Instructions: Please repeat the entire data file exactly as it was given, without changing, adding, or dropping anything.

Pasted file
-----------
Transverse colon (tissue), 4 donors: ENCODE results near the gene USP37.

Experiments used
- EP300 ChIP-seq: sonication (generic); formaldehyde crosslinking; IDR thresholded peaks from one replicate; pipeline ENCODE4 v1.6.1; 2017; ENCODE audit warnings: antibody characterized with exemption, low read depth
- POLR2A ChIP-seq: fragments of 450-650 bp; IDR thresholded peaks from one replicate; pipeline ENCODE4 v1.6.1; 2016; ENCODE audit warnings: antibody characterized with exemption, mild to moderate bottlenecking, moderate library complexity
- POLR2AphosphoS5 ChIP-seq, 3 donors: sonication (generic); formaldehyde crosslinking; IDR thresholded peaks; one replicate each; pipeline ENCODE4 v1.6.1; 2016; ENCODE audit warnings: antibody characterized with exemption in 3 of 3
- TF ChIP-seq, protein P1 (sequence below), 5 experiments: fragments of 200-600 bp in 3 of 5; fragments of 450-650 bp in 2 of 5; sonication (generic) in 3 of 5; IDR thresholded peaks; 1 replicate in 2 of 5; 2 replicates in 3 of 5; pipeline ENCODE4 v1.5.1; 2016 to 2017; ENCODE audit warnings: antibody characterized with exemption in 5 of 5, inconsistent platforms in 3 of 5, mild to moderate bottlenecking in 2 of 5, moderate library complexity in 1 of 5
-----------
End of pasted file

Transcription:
Transverse colon (tissue), 4 donors: ENCODE results near the gene USP37.

Experiments used
- EP300 ChIP-seq: sonication (generic); formaldehyde crosslinking; IDR thresholded peaks from one replicate; pipeline ENCODE4 v1.6.1; 2017; ENCODE audit warnings: antibody characterized with exemption, low read depth
- POLR2A ChIP-seq: fragments of 450-650 bp; IDR thresholded peaks from one replicate; pipeline ENCODE4 v1.6.1; 2016; ENCODE audit warnings: antibody characterized with exemption, mild to moderate bottlenecking, moderate library complexity
- POLR2AphosphoS5 ChIP-seq, 3 donors: sonication (generic); formaldehyde crosslinking; IDR thresholded peaks; one replicate each; pipeline ENCODE4 v1.6.1; 2016; ENCODE audit warnings: antibody characterized with exemption in 3 of 3
- TF ChIP-seq, protein P1 (sequence below), 5 experiments: fragments of 200-600 bp in 3 of 5; fragments of 450-650 bp in 2 of 5; sonication (generic) in 3 of 5; IDR thresholded peaks; 1 replicate in 2 of 5; 2 replicates in 3 of 5; pipeline ENCODE4 v1.5.1; 2016 to 2017; ENCODE audit warnings: antibody characterized with exemption in 5 of 5, inconsistent platforms in 3 of 5, mild to moderate bottlenecking in 2 of 5, moderate library complexity in 1 of 5